- Travis Kelce: We should have known. At this point, it’s just a given: Kelce is a phenomenon so extraordinary that it’s starting to seem... ordinary. Sunday’s numbers are dazzling: 13 catches for 118 yards and two touchdowns. Watching him produce on nearly every down, nearly every drive — and absolutely every week — has been incredible. He’s so amazingly consistent that it’s no longer surprising. Kelce is an historic player — and will be remembered in Canton.
- Steve Spagnuolo: The Chiefs defense was prepared and aggressive. They came out, got into Josh Allen’s head and set up camp. Throwing a variety of disguised coverages and defensive back blitzes at the young Buffalo quarterback, Spagnuolo and this defense more than held up their end of the bargain. No Buffalo receiver hit 100 yards, no running back gained more than 17, Josh Allen was sacked four times and picked off once. ESPN’s Ed Werder pointed out another crazy stat on the pressure Spagnuolo’s defense was able to generate:
The #Chiefs defense pressured Josh Allen on 27 of his 57 dropbacks (47%). That is the most pressures for a QB in a playoff game since ESPN began tracking QB pressures in 2009. Also pressured Allen on 10 of 12 third-down dropbacks. Pressure is key to defeating Tom Brady teams.— Ed Werder (@WerderEdESPN) January 25, 2021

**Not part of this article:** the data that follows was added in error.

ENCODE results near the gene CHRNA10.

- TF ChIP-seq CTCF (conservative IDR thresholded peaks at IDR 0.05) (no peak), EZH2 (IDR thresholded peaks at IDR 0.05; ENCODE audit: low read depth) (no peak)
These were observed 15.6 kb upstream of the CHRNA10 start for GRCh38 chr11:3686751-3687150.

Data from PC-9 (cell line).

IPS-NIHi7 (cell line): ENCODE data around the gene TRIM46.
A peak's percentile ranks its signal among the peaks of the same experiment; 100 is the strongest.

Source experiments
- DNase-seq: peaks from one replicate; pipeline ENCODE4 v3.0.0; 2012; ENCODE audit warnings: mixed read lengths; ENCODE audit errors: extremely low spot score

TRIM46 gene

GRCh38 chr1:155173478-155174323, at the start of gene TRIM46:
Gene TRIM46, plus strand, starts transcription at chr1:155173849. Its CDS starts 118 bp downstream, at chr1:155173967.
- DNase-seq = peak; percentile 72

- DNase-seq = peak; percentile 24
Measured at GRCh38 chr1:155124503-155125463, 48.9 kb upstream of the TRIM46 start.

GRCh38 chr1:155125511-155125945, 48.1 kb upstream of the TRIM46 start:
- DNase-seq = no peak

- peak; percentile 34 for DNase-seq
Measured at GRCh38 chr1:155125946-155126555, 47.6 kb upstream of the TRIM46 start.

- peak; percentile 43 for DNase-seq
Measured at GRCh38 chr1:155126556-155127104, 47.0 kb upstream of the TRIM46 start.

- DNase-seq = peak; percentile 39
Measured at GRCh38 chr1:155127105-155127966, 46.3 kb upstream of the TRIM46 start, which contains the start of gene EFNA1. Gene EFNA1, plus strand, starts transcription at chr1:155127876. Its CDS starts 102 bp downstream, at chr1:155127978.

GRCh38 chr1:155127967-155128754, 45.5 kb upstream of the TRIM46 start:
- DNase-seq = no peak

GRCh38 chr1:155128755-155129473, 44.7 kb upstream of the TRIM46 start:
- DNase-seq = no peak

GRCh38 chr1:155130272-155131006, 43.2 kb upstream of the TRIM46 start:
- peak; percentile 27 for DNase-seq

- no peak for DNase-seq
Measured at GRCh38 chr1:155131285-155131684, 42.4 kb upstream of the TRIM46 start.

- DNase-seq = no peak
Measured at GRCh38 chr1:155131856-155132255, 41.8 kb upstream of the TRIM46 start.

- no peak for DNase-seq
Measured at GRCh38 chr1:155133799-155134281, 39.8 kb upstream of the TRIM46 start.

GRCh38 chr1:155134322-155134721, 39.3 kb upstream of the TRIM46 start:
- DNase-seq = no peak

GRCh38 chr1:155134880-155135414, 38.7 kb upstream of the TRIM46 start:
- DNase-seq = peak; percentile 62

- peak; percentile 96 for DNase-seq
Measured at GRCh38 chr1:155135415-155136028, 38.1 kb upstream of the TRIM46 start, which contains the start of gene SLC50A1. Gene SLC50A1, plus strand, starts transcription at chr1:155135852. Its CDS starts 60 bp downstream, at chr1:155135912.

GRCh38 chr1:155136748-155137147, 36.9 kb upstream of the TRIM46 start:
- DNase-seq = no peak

- Juan Thornhill: One of the only negatives this season was how much Thornhill appeared to struggle coming back from last season’s knee injury. But in the AFC Championship, Thornhill suddenly looked more comfortable, finding himself in position to make several plays. His near-interception was vintage rookie-year Thornhill stuff — and he seemed unafraid to stick his nose in there and make tackles, too. If this continues, Thornhill is back on the upswing — and this secondary is suddenly a huge strength.